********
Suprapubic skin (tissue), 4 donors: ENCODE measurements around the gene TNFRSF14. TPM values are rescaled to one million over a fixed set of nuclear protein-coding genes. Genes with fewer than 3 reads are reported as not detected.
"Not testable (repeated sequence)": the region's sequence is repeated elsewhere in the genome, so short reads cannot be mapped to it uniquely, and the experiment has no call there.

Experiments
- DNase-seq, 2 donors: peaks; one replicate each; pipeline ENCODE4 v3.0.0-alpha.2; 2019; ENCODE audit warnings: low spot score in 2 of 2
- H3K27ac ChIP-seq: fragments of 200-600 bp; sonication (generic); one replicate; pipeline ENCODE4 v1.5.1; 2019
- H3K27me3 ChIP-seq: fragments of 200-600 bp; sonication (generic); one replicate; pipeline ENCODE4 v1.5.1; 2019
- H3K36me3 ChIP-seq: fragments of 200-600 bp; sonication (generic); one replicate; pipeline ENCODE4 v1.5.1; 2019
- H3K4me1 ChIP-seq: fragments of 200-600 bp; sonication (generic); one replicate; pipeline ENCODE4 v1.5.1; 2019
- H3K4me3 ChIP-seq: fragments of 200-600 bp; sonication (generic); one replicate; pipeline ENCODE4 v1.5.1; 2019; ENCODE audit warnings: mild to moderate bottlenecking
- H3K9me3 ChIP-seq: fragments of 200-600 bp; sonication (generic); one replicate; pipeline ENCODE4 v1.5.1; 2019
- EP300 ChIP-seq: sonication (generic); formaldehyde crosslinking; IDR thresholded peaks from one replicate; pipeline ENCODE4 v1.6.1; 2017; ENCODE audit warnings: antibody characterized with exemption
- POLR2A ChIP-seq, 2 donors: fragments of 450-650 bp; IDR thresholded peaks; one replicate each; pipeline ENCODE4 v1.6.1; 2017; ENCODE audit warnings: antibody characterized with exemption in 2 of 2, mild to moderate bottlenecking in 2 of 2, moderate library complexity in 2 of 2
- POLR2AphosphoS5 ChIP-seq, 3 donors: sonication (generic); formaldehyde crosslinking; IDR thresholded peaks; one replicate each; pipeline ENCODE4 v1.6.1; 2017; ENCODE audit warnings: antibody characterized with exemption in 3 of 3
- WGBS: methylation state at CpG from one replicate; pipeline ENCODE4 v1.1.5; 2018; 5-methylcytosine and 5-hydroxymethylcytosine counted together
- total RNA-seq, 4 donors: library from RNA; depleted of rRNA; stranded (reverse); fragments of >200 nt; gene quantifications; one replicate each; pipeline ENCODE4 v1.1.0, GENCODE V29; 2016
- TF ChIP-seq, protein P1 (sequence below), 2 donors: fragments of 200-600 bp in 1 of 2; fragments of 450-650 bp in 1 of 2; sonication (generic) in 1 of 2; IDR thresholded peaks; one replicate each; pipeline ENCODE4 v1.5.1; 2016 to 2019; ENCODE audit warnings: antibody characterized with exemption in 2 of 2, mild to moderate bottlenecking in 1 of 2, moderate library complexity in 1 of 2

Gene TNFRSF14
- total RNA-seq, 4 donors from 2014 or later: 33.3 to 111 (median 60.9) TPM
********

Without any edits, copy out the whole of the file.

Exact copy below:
Suprapubic skin (tissue), 4 donors: ENCODE measurements around the gene TNFRSF14. TPM values are rescaled to one million over a fixed set of nuclear protein-coding genes. Genes with fewer than 3 reads are reported as not detected.
"Not testable (repeated sequence)": the region's sequence is repeated elsewhere in the genome, so short reads cannot be mapped to it uniquely, and the experiment has no call there.

Experiments
- DNase-seq, 2 donors: peaks; one replicate each; pipeline ENCODE4 v3.0.0-alpha.2; 2019; ENCODE audit warnings: low spot score in 2 of 2
- H3K27ac ChIP-seq: fragments of 200-600 bp; sonication (generic); one replicate; pipeline ENCODE4 v1.5.1; 2019
- H3K27me3 ChIP-seq: fragments of 200-600 bp; sonication (generic); one replicate; pipeline ENCODE4 v1.5.1; 2019
- H3K36me3 ChIP-seq: fragments of 200-600 bp; sonication (generic); one replicate; pipeline ENCODE4 v1.5.1; 2019
- H3K4me1 ChIP-seq: fragments of 200-600 bp; sonication (generic); one replicate; pipeline ENCODE4 v1.5.1; 2019
- H3K4me3 ChIP-seq: fragments of 200-600 bp; sonication (generic); one replicate; pipeline ENCODE4 v1.5.1; 2019; ENCODE audit warnings: mild to moderate bottlenecking
- H3K9me3 ChIP-seq: fragments of 200-600 bp; sonication (generic); one replicate; pipeline ENCODE4 v1.5.1; 2019
- EP300 ChIP-seq: sonication (generic); formaldehyde crosslinking; IDR thresholded peaks from one replicate; pipeline ENCODE4 v1.6.1; 2017; ENCODE audit warnings: antibody characterized with exemption
- POLR2A ChIP-seq, 2 donors: fragments of 450-650 bp; IDR thresholded peaks; one replicate each; pipeline ENCODE4 v1.6.1; 2017; ENCODE audit warnings: antibody characterized with exemption in 2 of 2, mild to moderate bottlenecking in 2 of 2, moderate library complexity in 2 of 2
- POLR2AphosphoS5 ChIP-seq, 3 donors: sonication (generic); formaldehyde crosslinking; IDR thresholded peaks; one replicate each; pipeline ENCODE4 v1.6.1; 2017; ENCODE audit warnings: antibody characterized with exemption in 3 of 3
- WGBS: methylation state at CpG from one replicate; pipeline ENCODE4 v1.1.5; 2018; 5-methylcytosine and 5-hydroxymethylcytosine counted together
- total RNA-seq, 4 donors: library from RNA; depleted of rRNA; stranded (reverse); fragments of >200 nt; gene quantifications; one replicate each; pipeline ENCODE4 v1.1.0, GENCODE V29; 2016
- TF ChIP-seq, protein P1 (sequence below), 2 donors: fragments of 200-600 bp in 1 of 2; fragments of 450-650 bp in 1 of 2; sonication (generic) in 1 of 2; IDR thresholded peaks; one replicate each; pipeline ENCODE4 v1.5.1; 2016 to 2019; ENCODE audit warnings: antibody characterized with exemption in 2 of 2, mild to moderate bottlenecking in 1 of 2, moderate library complexity in 1 of 2

Gene TNFRSF14
- total RNA-seq, 4 donors from 2014 or later: 33.3 to 111 (median 60.9) TPM